Successor aims to end subservience to the West

 

SAUDI ARABIA: The death of King Fahd will be greeted with anxiety and unease by the West and the Saudi royal family now that Crown Prince Abdullah has succeeded the corrupt 84-year-old despot.

The House of Saud will be fearful because Abdullah plans to cut back on royal corruption and extravagant lifestyle. The White House and London will be nervous because the new king believes his country should be less subservient to western military and strategic interests in the Gulf.

During his 23-year reign, King Fahd acquired a personal fortune of $20 billion (€16.4 billion). He encouraged what the CIA called "a culture of royal excess" and Saudi princes brazenly cashed in on British and US defence contracts.

Unlike most senior princes, however, Abdullah is not corrupt. He has turned his back on the palatial luxuries of Riyadh and Jeddah. He has always been an aberration in the House of Saud. He represents the Bedouin, conservative, tribal interests in the kingdom. His rare concession to modernity is the bank of 33 television sets in his office, which allow him to monitor all available satellite channels.

Abdullah is determined to curb royal corruption, which escalated in the mid-1990s despite running up multibillion dollar deficits. He is also likely to be more non-aligned, reducing Saudi dependency on America to increase peace prospects in the Middle East.

For decades, Saudi Arabia has been acquiescent in supporting US strategic interests. The wars against Afghanistan in 2001 and Iraq in 2003 were launched from bases in the kingdom and Gulf states and were dependent on unencumbered use of Saudi airspace.

Access to Saudi bases was helpful but not essential. What was crucial was Saudi support for US access to other Gulf bases.

"After the 1991 Iraq war, none of the Gulf states were likely to do anything much with us militarily unless the Saudis wanted it to be done," said Walter Slocombe, former US undersecretary of defence.

The House of Saud has also not been shy at bankrolling US foreign policy, notably $32 million to the Contra rebels against the Nicaraguan government, $4 billion for the mujahideen in Afghanistan in the 1980s and

$17 billion for the 1991 Gulf war.

The biggest favour of all: supplying cheap, plentiful oil and manipulating the price to benefit the American economy.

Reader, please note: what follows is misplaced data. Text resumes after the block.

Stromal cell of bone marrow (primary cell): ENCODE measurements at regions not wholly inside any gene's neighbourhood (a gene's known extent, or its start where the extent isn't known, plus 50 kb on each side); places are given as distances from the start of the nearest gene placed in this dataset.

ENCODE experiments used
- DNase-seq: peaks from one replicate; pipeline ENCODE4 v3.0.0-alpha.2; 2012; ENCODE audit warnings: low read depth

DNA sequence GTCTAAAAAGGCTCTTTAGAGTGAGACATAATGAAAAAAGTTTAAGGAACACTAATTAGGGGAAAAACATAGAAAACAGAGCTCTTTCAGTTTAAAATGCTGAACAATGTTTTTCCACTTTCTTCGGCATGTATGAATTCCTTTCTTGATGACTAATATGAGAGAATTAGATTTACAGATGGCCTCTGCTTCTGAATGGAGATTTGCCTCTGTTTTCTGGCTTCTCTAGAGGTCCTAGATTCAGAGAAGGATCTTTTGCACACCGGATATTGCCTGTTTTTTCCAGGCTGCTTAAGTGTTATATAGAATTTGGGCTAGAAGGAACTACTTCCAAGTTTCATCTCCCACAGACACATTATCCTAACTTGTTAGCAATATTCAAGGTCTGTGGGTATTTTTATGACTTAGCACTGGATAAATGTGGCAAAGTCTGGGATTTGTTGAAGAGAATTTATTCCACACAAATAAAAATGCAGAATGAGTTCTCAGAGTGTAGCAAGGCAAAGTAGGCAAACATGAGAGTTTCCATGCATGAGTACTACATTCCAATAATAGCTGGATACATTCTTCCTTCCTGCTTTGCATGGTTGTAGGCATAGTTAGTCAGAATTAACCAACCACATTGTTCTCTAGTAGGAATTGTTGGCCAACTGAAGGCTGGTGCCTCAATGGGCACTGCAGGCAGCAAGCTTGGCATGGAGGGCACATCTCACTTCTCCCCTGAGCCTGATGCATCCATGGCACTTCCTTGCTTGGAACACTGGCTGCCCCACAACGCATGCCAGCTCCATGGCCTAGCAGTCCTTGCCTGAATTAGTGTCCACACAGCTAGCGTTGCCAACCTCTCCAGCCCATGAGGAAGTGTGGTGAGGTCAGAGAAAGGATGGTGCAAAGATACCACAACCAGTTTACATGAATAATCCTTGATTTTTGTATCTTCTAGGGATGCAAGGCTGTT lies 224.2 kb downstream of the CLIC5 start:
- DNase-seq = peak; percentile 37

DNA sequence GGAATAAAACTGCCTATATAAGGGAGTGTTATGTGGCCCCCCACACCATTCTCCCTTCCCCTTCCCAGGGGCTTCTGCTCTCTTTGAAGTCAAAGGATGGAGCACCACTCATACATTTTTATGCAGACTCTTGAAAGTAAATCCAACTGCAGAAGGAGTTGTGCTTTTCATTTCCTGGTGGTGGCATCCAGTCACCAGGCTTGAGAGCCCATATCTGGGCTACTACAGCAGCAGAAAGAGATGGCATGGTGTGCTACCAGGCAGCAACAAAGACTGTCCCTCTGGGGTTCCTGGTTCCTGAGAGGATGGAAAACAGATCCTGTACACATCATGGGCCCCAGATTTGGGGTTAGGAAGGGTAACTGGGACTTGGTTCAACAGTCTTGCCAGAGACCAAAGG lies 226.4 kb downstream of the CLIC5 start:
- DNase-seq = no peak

Less than 24 hours after September 11th, the Saudis authorised a sharp increase in daily oil production. This kept the price low and helped to ensure the US experienced only a slight inflation increase.

Wielding its surplus oil capacity as a political weapon has given the Saudi royal family real power and influence over the West.

In return, the US and Britain protect the kingdom from Islamist insurgents and neighbouring states, sell it weapons at inflated prices purely to produce kickbacks for its senior princes, support its negotiations with the IMF and World Bank, overlook its complicity in support for terrorism and turn a blind eye when British citizens are tortured in Saudi jails.

The House of Saud's subjugation to US strategic interests has increased support for al-Qaeda and Islamist militancy, which has produced instability in the Middle East and terrorism in western Europe.

Crown Prince Abdullah shows all the signs of being more independent, tougher and pragmatic. Politically, he is a traditional Islamic Arab nationalist. Among the Saudi public, he is popular and viewed as straight-talking and honest.

He does not speak foreign languages, preferring the traditional Bedouin style of Arabic, much to the annoyance of Prince Sultan, the defence minister, who craves the patronage of western powers.

The death of King Fahd is a rare opportunity to clean up a medieval monarchy that virtually runs the international oil economy, tortures at will, allows its religious elite to promote terrorism and enables the US to dominate the Middle East.

Mark Hollingsworth is co-author with Sandy Mitchell of Saudi Babylon: Torture, Corruption and Cover-Up Inside the House of Saud (Mainstream Publishing). - (Guardian service)